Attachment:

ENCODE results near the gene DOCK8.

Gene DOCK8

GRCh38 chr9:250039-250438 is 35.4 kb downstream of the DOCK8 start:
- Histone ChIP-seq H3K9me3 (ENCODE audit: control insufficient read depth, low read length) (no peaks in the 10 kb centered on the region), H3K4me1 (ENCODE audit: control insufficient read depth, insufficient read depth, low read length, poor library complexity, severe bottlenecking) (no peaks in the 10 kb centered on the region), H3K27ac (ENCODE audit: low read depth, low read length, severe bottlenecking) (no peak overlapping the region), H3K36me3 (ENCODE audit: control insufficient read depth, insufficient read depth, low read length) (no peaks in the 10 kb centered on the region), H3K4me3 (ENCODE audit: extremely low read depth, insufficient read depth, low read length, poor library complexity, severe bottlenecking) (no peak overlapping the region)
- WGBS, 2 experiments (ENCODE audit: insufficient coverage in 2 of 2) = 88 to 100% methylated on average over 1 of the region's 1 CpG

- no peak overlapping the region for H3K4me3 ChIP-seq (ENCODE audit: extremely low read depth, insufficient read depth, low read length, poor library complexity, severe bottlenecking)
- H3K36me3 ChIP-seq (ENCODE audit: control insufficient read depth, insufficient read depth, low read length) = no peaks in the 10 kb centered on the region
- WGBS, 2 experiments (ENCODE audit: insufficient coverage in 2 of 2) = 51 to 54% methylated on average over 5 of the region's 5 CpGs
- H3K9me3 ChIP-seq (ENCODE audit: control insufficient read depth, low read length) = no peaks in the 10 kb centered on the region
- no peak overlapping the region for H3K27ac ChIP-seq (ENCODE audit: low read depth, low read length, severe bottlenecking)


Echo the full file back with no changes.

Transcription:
ENCODE results near the gene DOCK8.

Gene DOCK8

GRCh38 chr9:250039-250438 is 35.4 kb downstream of the DOCK8 start:
- Histone ChIP-seq H3K9me3 (ENCODE audit: control insufficient read depth, low read length) (no peaks in the 10 kb centered on the region), H3K4me1 (ENCODE audit: control insufficient read depth, insufficient read depth, low read length, poor library complexity, severe bottlenecking) (no peaks in the 10 kb centered on the region), H3K27ac (ENCODE audit: low read depth, low read length, severe bottlenecking) (no peak overlapping the region), H3K36me3 (ENCODE audit: control insufficient read depth, insufficient read depth, low read length) (no peaks in the 10 kb centered on the region), H3K4me3 (ENCODE audit: extremely low read depth, insufficient read depth, low read length, poor library complexity, severe bottlenecking) (no peak overlapping the region)
- WGBS, 2 experiments (ENCODE audit: insufficient coverage in 2 of 2) = 88 to 100% methylated on average over 1 of the region's 1 CpG

- no peak overlapping the region for H3K4me3 ChIP-seq (ENCODE audit: extremely low read depth, insufficient read depth, low read length, poor library complexity, severe bottlenecking)
- H3K36me3 ChIP-seq (ENCODE audit: control insufficient read depth, insufficient read depth, low read length) = no peaks in the 10 kb centered on the region
- WGBS, 2 experiments (ENCODE audit: insufficient coverage in 2 of 2) = 51 to 54% methylated on average over 5 of the region's 5 CpGs
- H3K9me3 ChIP-seq (ENCODE audit: control insufficient read depth, low read length) = no peaks in the 10 kb centered on the region
- no peak overlapping the region for H3K27ac ChIP-seq (ENCODE audit: low read depth, low read length, severe bottlenecking)